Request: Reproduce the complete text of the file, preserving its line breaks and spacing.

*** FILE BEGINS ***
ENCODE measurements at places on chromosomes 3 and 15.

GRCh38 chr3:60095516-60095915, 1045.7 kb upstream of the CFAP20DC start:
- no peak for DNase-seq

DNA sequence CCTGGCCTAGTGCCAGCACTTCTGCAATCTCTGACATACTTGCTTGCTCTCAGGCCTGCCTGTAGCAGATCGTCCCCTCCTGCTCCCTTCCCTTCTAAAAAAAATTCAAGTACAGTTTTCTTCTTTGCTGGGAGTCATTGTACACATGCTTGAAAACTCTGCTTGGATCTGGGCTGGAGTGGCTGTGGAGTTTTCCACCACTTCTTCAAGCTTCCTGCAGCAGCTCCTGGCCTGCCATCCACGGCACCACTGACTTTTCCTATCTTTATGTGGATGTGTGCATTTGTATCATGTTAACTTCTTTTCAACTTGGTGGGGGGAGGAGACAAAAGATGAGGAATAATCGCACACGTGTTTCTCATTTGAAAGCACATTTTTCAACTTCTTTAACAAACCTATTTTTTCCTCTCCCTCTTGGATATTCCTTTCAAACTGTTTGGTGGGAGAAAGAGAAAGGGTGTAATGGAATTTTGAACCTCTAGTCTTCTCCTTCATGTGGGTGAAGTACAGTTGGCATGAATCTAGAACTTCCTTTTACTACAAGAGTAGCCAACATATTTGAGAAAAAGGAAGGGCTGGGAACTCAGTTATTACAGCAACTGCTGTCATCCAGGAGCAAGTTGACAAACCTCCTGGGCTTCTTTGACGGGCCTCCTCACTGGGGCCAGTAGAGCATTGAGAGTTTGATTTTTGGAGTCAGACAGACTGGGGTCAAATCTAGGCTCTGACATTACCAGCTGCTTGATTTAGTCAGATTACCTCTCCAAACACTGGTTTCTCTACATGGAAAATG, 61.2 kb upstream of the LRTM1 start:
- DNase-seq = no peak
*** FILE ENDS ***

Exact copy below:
ENCODE measurements at places on chromosomes 3 and 15.

GRCh38 chr3:60095516-60095915, 1045.7 kb upstream of the CFAP20DC start:
- no peak for DNase-seq

DNA sequence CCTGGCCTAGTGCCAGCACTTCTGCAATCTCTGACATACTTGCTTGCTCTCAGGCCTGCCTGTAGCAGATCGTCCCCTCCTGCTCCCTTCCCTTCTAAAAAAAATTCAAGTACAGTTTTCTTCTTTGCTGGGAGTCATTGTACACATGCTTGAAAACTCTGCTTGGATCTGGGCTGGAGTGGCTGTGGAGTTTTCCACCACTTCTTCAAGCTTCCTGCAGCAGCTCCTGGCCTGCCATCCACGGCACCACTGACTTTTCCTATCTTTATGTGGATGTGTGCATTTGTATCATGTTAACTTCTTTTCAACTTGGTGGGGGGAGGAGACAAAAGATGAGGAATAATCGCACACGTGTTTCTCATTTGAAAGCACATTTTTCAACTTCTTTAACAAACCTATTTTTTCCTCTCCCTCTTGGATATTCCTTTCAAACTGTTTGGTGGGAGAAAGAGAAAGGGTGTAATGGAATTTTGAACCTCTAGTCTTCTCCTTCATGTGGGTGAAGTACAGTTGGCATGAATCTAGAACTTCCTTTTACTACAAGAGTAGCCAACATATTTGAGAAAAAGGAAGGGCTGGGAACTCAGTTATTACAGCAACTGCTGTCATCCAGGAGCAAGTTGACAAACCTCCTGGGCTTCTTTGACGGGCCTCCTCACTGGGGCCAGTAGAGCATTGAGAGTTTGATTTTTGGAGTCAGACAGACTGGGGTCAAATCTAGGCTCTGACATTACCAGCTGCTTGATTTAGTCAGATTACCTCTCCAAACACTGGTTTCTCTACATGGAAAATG, 61.2 kb upstream of the LRTM1 start:
- DNase-seq = no peak